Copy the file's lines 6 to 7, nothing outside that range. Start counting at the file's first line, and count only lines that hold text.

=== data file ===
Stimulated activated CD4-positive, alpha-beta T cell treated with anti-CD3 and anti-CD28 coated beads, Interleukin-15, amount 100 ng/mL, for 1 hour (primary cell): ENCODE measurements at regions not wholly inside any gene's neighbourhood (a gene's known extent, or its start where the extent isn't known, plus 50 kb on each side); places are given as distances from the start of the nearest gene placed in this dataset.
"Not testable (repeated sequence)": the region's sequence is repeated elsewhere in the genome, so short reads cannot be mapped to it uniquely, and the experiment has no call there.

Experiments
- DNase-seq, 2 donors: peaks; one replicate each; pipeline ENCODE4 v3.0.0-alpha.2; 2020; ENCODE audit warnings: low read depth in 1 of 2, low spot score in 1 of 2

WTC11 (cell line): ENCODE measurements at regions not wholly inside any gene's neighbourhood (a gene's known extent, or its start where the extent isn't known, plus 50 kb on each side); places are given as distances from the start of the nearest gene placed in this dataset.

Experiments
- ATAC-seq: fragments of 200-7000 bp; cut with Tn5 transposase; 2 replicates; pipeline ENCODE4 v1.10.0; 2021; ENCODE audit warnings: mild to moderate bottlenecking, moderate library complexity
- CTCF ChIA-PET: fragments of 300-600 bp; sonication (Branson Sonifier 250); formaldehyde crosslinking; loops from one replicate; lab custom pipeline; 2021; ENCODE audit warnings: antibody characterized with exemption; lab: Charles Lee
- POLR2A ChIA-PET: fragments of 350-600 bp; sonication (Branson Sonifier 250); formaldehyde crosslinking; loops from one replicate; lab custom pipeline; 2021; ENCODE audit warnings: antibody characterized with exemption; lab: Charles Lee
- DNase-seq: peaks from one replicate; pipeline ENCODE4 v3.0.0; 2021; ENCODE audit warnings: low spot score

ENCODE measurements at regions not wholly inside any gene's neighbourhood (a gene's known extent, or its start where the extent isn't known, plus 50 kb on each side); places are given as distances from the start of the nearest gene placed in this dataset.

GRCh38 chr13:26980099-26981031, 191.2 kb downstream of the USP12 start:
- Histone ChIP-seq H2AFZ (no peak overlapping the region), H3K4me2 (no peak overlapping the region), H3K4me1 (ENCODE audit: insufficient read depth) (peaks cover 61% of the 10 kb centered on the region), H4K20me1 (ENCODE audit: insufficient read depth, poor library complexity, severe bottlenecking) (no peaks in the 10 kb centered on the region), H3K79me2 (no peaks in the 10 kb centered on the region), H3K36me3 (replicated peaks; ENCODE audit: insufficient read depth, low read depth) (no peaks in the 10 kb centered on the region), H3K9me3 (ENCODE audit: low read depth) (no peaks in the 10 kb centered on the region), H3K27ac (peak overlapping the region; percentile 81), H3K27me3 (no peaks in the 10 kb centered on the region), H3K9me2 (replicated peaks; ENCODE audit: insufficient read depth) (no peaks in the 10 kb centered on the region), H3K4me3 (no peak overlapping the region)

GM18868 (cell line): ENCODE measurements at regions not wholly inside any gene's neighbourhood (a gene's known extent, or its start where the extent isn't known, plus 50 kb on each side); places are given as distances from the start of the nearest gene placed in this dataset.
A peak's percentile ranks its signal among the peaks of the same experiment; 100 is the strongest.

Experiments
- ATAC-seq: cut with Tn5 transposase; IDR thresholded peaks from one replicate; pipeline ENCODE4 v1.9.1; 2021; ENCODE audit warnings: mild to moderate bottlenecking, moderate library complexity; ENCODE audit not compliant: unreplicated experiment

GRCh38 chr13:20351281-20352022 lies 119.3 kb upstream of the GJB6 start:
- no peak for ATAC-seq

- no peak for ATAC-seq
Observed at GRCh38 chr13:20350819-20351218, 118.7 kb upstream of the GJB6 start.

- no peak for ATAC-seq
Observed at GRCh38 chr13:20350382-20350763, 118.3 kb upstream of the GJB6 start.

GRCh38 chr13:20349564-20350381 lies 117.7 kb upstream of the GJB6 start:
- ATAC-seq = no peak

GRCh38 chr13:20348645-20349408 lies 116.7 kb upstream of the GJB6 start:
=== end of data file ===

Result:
Experiments
- ATAC-seq: fragments of 200-7000 bp; cut with Tn5 transposase; 2 replicates; pipeline ENCODE4 v1.10.0; 2021; ENCODE audit warnings: mild to moderate bottlenecking, moderate library complexity